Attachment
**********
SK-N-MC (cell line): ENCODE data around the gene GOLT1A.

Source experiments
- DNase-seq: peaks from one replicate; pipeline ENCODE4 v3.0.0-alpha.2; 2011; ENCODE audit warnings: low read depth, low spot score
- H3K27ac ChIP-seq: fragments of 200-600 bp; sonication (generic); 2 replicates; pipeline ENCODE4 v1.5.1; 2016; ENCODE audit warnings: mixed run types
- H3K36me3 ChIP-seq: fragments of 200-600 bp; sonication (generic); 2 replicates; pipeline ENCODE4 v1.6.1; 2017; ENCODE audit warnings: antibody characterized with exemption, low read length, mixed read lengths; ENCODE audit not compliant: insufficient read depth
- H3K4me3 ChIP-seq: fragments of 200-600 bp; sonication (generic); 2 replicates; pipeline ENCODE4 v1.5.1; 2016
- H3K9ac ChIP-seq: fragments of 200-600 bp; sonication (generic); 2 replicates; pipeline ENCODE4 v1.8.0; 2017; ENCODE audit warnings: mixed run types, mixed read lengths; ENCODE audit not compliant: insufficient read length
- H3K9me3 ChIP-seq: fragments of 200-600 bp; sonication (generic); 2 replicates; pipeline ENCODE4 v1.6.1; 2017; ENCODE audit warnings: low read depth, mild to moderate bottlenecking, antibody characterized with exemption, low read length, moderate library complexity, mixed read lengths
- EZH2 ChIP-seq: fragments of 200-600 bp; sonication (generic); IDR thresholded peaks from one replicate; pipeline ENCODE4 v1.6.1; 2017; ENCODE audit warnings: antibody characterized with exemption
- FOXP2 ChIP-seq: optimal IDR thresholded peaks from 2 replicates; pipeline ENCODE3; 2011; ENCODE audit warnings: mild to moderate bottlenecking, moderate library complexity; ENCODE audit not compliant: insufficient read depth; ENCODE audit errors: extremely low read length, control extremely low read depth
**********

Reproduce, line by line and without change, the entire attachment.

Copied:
SK-N-MC (cell line): ENCODE data around the gene GOLT1A.

Source experiments
- DNase-seq: peaks from one replicate; pipeline ENCODE4 v3.0.0-alpha.2; 2011; ENCODE audit warnings: low read depth, low spot score
- H3K27ac ChIP-seq: fragments of 200-600 bp; sonication (generic); 2 replicates; pipeline ENCODE4 v1.5.1; 2016; ENCODE audit warnings: mixed run types
- H3K36me3 ChIP-seq: fragments of 200-600 bp; sonication (generic); 2 replicates; pipeline ENCODE4 v1.6.1; 2017; ENCODE audit warnings: antibody characterized with exemption, low read length, mixed read lengths; ENCODE audit not compliant: insufficient read depth
- H3K4me3 ChIP-seq: fragments of 200-600 bp; sonication (generic); 2 replicates; pipeline ENCODE4 v1.5.1; 2016
- H3K9ac ChIP-seq: fragments of 200-600 bp; sonication (generic); 2 replicates; pipeline ENCODE4 v1.8.0; 2017; ENCODE audit warnings: mixed run types, mixed read lengths; ENCODE audit not compliant: insufficient read length
- H3K9me3 ChIP-seq: fragments of 200-600 bp; sonication (generic); 2 replicates; pipeline ENCODE4 v1.6.1; 2017; ENCODE audit warnings: low read depth, mild to moderate bottlenecking, antibody characterized with exemption, low read length, moderate library complexity, mixed read lengths
- EZH2 ChIP-seq: fragments of 200-600 bp; sonication (generic); IDR thresholded peaks from one replicate; pipeline ENCODE4 v1.6.1; 2017; ENCODE audit warnings: antibody characterized with exemption
- FOXP2 ChIP-seq: optimal IDR thresholded peaks from 2 replicates; pipeline ENCODE3; 2011; ENCODE audit warnings: mild to moderate bottlenecking, moderate library complexity; ENCODE audit not compliant: insufficient read depth; ENCODE audit errors: extremely low read length, control extremely low read depth